Office 365 Groups, the Foundation of the Future for Microsoft
Office 365 Groups has been around for a while now, but many people either don’t know about it, or don’t use it. Quickly, O365 Groups provides users a way to communicate and collaborate with each other in a quick and easy environment. More importantly it is the foundation of Microsoft’s growing feature set for the cloud.
What are Groups?
O365 Groups are often seen as simply a communications channel that allows for a group of users to have email, mobile, and web enabled communications with each other. This, in and of itself is a powerful tool, especially as end users are able to create their own groups on the fly in a similar manner to Yammer. If all that O365 Groups did was provide the email communication they would be valuable, but because they are built on both SharePoint Online as well as Exchange Online, you also get many SharePoint features at the same time. In effect users can now spin up their own self-service SharePoint sites with an attached and configured email address without asking IT for assistance.
How can they be used?
O365 Groups have a ton of uses in an organization and users will find new ones constantly. In fact, the thing holding groups back in most organization is knowledge that they exist or IT shutting them off. Some examples of how we have seen them used:
- Project Site – Instead of a full featured project site, a group can provide all of the features, a place to store files, a project calendar, a OneNote, and a way to contact the entire team with one email address
- Document Workspace – A group is a great way to collaborate on a document or documents in a location that isn’t a OneDrive
- Team Site – much like a project site, a team often needs less than a full site in SharePoint and O365 Groups can provide those features without the overhead of requesting and building a team site
- External Drop Point – Because the email address can accept external emails, we have seen groups used to be the “public face” of a team or even an entire organization. In this way external people can send an email to the group and, eventually, will be able to access files from the group.
- Knowledge Management – A group is a place where knowledge can be stored in documents, notes, and emails.
At the heart of O365 Groups is the ability to have threaded discussions via email, the web, and on mobile devices
There is even the ability to link your Group into Outlook and consume it as part of the Desktop Office Suite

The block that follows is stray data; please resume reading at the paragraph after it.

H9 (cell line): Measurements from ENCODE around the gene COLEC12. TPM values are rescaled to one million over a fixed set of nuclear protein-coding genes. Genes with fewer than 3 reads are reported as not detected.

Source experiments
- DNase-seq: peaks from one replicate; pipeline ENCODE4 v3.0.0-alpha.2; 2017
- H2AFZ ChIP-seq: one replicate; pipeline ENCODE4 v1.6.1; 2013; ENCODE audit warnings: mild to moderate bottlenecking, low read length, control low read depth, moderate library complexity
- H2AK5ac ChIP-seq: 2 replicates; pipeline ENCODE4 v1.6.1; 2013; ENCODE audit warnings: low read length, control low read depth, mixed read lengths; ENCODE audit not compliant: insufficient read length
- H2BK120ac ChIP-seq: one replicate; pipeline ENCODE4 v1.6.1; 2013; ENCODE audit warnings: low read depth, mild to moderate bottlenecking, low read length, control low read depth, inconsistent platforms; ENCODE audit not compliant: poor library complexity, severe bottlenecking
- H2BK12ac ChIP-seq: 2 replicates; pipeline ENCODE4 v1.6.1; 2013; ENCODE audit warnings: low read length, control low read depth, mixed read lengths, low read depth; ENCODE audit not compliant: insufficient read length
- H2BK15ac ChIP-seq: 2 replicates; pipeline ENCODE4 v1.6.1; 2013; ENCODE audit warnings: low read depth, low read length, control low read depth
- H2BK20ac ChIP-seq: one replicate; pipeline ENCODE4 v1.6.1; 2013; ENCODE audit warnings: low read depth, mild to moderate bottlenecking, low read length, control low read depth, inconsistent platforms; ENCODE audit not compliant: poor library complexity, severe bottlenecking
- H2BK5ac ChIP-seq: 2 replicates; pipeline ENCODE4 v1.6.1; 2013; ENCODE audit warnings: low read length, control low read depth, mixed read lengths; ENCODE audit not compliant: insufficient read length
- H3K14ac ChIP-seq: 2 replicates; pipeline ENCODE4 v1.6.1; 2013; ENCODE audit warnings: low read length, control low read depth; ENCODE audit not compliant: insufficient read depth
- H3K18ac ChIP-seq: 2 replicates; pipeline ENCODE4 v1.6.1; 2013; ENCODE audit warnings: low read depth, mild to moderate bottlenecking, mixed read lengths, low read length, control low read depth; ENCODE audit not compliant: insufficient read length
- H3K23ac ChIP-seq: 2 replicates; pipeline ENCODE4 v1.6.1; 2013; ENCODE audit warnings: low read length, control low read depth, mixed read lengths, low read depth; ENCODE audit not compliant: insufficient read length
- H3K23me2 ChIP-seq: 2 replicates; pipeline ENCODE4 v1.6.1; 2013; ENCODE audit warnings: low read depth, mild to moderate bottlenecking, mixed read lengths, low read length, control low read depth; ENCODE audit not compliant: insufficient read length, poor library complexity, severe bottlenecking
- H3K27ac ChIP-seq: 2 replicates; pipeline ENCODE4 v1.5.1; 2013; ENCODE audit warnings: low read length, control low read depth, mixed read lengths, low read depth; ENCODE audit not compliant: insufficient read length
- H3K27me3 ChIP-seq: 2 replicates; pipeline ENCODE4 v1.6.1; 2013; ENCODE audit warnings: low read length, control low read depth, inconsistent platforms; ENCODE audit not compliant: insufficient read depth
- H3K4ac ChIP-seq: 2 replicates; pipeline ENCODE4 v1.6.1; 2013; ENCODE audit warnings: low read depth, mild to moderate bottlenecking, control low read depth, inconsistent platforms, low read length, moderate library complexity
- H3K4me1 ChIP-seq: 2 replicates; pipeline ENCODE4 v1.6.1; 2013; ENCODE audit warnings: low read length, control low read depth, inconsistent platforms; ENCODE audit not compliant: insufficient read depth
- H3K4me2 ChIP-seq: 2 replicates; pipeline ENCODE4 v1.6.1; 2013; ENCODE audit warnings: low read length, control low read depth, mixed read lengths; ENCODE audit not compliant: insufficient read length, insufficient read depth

The key here is that users have a choice in how to participate in the group and by providing even more choices our adoption rates can increase…assuming we do out job of rolling this out well.
Note that all of the aspects of the group are exposed via Outlook (well most). You can still get to the Files, the Calendar, and the OneNote right from Outlook…well technically it opens up the Files in the web browser and the OneNote opens up in the desktop client of OneNote.
There are two big keys to collaboration. One is the ability to store documents that everyone can get to and use. This is accomplished by the O365 group using a SharePoint site for each group. This site will contain a document library that while it doesn’t have all of the features of a traditional document library…does the basics just fine.
Side Note on Document Libraries in Office 365
Recently I ran into an issue with a group and had to get Microsoft on the phone to assist. During that I learned that you can fully manage the lists and libraries in O365 Groups. You can even create new lists and libraries and even sub sites. Its pretty easy to get to this. You enter the following URL
I’ll post more on that in another blog post.
The Foundation for the Future
So, why is this the foundation for the future? Well, let’s look at where Microsoft is going with Groups. At Ignite they showed how they were taking Groups and adding them to Yammer. In the near future when you create a new Yammer group it will also create an O365 Group for you in your tenant. This means that while Yammer will be the interface for communication, the collaboration area will be in SharePoint fronted by a group. Currently Microsoft has Teams in preview. Teams provides a persistent chat based communications interface for users but the collaboration is built on O365 Groups. What we are seeing is Microsoft using the Groups architecture to provide users with multiple ways to communicate with each other depending on the needs and the style of the end user. I suspect, that we will continue to see convergence between these styles and hopefully they will merge into one offering that allows the user to communicate how they want to, email, web, Yammer, chat regardless of how other users choose to communicate.